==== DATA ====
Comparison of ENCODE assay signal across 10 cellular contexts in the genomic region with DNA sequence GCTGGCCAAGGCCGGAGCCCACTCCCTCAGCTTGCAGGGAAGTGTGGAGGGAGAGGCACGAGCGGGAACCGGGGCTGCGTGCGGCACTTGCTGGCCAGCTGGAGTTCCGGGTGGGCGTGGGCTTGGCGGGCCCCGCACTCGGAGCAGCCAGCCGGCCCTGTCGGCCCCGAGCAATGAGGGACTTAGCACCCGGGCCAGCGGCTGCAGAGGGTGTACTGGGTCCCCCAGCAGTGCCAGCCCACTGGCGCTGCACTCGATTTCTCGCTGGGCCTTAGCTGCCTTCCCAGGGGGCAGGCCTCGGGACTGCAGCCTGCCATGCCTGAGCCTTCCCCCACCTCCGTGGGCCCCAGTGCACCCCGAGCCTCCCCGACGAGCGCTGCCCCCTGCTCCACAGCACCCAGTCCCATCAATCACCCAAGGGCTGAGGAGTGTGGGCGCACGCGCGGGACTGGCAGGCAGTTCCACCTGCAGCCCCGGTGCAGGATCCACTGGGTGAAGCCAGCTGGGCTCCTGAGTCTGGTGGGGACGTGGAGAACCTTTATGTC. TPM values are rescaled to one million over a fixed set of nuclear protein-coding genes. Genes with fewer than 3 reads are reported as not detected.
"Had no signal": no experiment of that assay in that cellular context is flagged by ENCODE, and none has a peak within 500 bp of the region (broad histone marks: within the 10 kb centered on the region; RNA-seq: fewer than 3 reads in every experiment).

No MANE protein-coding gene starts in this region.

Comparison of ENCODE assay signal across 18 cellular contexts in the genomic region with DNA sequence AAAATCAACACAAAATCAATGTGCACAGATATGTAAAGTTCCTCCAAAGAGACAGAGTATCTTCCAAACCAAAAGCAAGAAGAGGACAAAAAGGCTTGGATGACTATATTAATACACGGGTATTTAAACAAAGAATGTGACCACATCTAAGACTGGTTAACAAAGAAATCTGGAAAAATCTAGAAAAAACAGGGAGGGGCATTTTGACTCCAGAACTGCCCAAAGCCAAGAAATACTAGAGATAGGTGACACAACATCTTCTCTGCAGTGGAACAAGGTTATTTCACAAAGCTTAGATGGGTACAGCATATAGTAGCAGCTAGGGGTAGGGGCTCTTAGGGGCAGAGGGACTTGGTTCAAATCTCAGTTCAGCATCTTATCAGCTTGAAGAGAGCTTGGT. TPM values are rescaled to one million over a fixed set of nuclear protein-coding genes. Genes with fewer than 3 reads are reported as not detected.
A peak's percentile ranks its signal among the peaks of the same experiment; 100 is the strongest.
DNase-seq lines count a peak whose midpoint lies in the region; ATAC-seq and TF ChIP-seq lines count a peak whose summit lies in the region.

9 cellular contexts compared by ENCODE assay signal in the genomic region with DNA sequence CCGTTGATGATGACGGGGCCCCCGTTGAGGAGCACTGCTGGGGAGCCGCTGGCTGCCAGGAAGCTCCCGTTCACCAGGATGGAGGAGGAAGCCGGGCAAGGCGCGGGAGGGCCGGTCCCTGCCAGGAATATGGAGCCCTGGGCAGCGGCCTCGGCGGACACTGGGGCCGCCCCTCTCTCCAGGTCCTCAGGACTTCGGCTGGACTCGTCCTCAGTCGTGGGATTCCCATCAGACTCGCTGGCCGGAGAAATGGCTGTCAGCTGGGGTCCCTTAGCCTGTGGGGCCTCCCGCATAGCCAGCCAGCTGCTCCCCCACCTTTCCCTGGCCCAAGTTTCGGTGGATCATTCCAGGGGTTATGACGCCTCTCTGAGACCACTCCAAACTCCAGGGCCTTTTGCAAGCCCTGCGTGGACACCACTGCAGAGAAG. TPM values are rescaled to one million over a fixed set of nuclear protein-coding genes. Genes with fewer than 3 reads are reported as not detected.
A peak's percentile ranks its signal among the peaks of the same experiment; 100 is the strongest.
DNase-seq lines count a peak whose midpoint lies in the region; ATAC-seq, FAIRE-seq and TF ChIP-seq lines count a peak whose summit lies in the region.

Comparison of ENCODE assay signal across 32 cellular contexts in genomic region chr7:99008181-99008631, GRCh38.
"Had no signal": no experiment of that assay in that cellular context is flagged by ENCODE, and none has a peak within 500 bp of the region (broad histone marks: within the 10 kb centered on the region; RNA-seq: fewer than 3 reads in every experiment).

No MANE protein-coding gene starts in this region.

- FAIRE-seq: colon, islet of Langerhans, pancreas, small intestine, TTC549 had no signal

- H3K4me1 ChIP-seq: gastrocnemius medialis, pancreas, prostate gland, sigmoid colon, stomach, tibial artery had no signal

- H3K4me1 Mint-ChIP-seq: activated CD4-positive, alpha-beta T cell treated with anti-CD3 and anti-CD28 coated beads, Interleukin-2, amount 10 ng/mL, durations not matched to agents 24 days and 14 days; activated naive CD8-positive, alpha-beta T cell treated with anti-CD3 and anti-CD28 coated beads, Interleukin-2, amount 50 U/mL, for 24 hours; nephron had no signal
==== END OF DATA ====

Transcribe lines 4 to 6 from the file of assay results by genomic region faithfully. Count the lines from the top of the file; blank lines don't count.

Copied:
Comparison of ENCODE assay signal across 18 cellular contexts in the genomic region with DNA sequence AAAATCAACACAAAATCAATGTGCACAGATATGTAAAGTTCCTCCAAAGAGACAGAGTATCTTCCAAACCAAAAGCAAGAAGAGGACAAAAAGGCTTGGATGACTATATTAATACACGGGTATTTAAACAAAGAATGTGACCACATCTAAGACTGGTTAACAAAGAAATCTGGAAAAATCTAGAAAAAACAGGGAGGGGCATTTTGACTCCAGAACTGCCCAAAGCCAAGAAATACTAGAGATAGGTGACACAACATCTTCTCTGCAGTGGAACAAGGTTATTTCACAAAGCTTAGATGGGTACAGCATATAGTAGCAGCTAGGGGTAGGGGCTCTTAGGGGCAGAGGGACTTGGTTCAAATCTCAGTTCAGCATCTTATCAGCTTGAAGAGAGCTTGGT. TPM values are rescaled to one million over a fixed set of nuclear protein-coding genes. Genes with fewer than 3 reads are reported as not detected.
A peak's percentile ranks its signal among the peaks of the same experiment; 100 is the strongest.
DNase-seq lines count a peak whose midpoint lies in the region; ATAC-seq and TF ChIP-seq lines count a peak whose summit lies in the region.